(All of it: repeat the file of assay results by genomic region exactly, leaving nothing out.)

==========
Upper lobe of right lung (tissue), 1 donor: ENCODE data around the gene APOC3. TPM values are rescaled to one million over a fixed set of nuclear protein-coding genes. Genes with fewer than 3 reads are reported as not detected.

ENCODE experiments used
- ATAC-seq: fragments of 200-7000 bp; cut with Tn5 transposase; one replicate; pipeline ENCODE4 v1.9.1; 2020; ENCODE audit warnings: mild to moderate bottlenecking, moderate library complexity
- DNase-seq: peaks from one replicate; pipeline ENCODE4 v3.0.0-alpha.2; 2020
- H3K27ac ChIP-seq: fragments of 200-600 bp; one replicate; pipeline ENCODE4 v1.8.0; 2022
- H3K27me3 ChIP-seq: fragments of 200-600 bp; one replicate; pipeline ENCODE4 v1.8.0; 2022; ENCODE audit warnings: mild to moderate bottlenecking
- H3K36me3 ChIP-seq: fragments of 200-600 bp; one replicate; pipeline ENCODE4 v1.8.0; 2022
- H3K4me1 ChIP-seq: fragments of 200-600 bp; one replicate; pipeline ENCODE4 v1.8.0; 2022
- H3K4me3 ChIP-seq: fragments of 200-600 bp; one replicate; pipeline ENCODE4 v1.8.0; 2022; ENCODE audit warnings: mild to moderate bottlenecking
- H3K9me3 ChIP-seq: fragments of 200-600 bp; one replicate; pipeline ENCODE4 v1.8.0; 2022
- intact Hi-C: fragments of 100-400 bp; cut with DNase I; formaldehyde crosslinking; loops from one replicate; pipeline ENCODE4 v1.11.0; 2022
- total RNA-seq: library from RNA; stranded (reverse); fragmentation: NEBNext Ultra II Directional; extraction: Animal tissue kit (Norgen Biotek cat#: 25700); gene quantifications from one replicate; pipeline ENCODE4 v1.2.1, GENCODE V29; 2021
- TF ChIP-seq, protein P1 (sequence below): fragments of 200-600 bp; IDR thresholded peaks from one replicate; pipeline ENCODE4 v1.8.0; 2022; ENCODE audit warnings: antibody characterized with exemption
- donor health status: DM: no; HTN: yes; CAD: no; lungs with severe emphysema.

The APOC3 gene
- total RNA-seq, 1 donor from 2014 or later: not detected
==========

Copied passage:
Upper lobe of right lung (tissue), 1 donor: ENCODE data around the gene APOC3. TPM values are rescaled to one million over a fixed set of nuclear protein-coding genes. Genes with fewer than 3 reads are reported as not detected.

ENCODE experiments used
- ATAC-seq: fragments of 200-7000 bp; cut with Tn5 transposase; one replicate; pipeline ENCODE4 v1.9.1; 2020; ENCODE audit warnings: mild to moderate bottlenecking, moderate library complexity
- DNase-seq: peaks from one replicate; pipeline ENCODE4 v3.0.0-alpha.2; 2020
- H3K27ac ChIP-seq: fragments of 200-600 bp; one replicate; pipeline ENCODE4 v1.8.0; 2022
- H3K27me3 ChIP-seq: fragments of 200-600 bp; one replicate; pipeline ENCODE4 v1.8.0; 2022; ENCODE audit warnings: mild to moderate bottlenecking
- H3K36me3 ChIP-seq: fragments of 200-600 bp; one replicate; pipeline ENCODE4 v1.8.0; 2022
- H3K4me1 ChIP-seq: fragments of 200-600 bp; one replicate; pipeline ENCODE4 v1.8.0; 2022
- H3K4me3 ChIP-seq: fragments of 200-600 bp; one replicate; pipeline ENCODE4 v1.8.0; 2022; ENCODE audit warnings: mild to moderate bottlenecking
- H3K9me3 ChIP-seq: fragments of 200-600 bp; one replicate; pipeline ENCODE4 v1.8.0; 2022
- intact Hi-C: fragments of 100-400 bp; cut with DNase I; formaldehyde crosslinking; loops from one replicate; pipeline ENCODE4 v1.11.0; 2022
- total RNA-seq: library from RNA; stranded (reverse); fragmentation: NEBNext Ultra II Directional; extraction: Animal tissue kit (Norgen Biotek cat#: 25700); gene quantifications from one replicate; pipeline ENCODE4 v1.2.1, GENCODE V29; 2021
- TF ChIP-seq, protein P1 (sequence below): fragments of 200-600 bp; IDR thresholded peaks from one replicate; pipeline ENCODE4 v1.8.0; 2022; ENCODE audit warnings: antibody characterized with exemption
- donor health status: DM: no; HTN: yes; CAD: no; lungs with severe emphysema.

The APOC3 gene
- total RNA-seq, 1 donor from 2014 or later: not detected